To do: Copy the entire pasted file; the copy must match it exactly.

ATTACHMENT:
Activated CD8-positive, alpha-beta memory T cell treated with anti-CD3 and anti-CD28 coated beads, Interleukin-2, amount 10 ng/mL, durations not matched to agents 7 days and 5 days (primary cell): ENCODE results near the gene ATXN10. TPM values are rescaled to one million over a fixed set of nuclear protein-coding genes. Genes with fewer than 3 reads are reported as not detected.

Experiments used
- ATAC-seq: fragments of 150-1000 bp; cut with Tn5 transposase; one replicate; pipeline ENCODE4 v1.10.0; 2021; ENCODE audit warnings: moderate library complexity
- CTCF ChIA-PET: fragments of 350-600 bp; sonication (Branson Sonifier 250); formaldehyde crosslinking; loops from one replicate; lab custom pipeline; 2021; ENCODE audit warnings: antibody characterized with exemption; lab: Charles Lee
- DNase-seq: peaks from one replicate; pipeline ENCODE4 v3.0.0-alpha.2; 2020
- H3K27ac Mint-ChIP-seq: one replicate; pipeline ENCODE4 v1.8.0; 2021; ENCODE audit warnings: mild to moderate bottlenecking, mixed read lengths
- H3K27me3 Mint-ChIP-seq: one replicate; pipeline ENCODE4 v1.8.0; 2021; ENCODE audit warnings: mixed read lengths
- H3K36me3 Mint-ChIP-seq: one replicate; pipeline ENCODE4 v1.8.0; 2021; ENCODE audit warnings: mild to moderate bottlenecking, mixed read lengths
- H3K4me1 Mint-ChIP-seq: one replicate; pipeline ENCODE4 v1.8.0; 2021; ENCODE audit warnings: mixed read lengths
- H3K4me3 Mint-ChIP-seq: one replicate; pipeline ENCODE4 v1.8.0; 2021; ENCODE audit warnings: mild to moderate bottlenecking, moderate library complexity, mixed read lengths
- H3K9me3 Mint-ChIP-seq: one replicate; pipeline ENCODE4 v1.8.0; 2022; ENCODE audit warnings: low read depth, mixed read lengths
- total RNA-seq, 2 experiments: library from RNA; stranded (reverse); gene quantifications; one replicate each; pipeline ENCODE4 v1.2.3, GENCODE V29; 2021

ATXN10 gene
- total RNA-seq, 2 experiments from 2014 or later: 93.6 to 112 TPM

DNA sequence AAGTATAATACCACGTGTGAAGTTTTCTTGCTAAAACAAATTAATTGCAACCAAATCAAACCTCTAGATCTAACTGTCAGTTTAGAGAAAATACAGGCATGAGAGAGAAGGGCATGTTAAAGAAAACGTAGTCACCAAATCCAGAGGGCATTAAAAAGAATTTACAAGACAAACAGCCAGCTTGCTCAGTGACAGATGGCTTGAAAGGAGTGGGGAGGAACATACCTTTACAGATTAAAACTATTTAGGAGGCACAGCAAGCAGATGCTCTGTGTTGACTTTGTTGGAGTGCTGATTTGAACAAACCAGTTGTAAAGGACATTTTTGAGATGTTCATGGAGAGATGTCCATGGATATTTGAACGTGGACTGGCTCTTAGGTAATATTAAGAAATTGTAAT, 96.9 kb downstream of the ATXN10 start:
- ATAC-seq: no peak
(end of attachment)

Activated CD8-positive, alpha-beta memory T cell treated with anti-CD3 and anti-CD28 coated beads, Interleukin-2, amount 10 ng/mL, durations not matched to agents 7 days and 5 days (primary cell): ENCODE results near the gene ATXN10. TPM values are rescaled to one million over a fixed set of nuclear protein-coding genes. Genes with fewer than 3 reads are reported as not detected.

Experiments used
- ATAC-seq: fragments of 150-1000 bp; cut with Tn5 transposase; one replicate; pipeline ENCODE4 v1.10.0; 2021; ENCODE audit warnings: moderate library complexity
- CTCF ChIA-PET: fragments of 350-600 bp; sonication (Branson Sonifier 250); formaldehyde crosslinking; loops from one replicate; lab custom pipeline; 2021; ENCODE audit warnings: antibody characterized with exemption; lab: Charles Lee
- DNase-seq: peaks from one replicate; pipeline ENCODE4 v3.0.0-alpha.2; 2020
- H3K27ac Mint-ChIP-seq: one replicate; pipeline ENCODE4 v1.8.0; 2021; ENCODE audit warnings: mild to moderate bottlenecking, mixed read lengths
- H3K27me3 Mint-ChIP-seq: one replicate; pipeline ENCODE4 v1.8.0; 2021; ENCODE audit warnings: mixed read lengths
- H3K36me3 Mint-ChIP-seq: one replicate; pipeline ENCODE4 v1.8.0; 2021; ENCODE audit warnings: mild to moderate bottlenecking, mixed read lengths
- H3K4me1 Mint-ChIP-seq: one replicate; pipeline ENCODE4 v1.8.0; 2021; ENCODE audit warnings: mixed read lengths
- H3K4me3 Mint-ChIP-seq: one replicate; pipeline ENCODE4 v1.8.0; 2021; ENCODE audit warnings: mild to moderate bottlenecking, moderate library complexity, mixed read lengths
- H3K9me3 Mint-ChIP-seq: one replicate; pipeline ENCODE4 v1.8.0; 2022; ENCODE audit warnings: low read depth, mixed read lengths
- total RNA-seq, 2 experiments: library from RNA; stranded (reverse); gene quantifications; one replicate each; pipeline ENCODE4 v1.2.3, GENCODE V29; 2021

ATXN10 gene
- total RNA-seq, 2 experiments from 2014 or later: 93.6 to 112 TPM

DNA sequence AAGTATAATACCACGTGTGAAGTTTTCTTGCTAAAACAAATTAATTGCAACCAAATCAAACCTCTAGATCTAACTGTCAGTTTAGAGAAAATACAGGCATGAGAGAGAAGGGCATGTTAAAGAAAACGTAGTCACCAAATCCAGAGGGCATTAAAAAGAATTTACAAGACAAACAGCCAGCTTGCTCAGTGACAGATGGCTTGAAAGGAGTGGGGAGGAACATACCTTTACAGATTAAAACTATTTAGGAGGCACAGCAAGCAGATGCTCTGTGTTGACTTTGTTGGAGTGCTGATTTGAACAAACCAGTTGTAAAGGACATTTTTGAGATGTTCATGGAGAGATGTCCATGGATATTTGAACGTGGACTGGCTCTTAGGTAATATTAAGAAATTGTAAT, 96.9 kb downstream of the ATXN10 start:
- ATAC-seq: no peak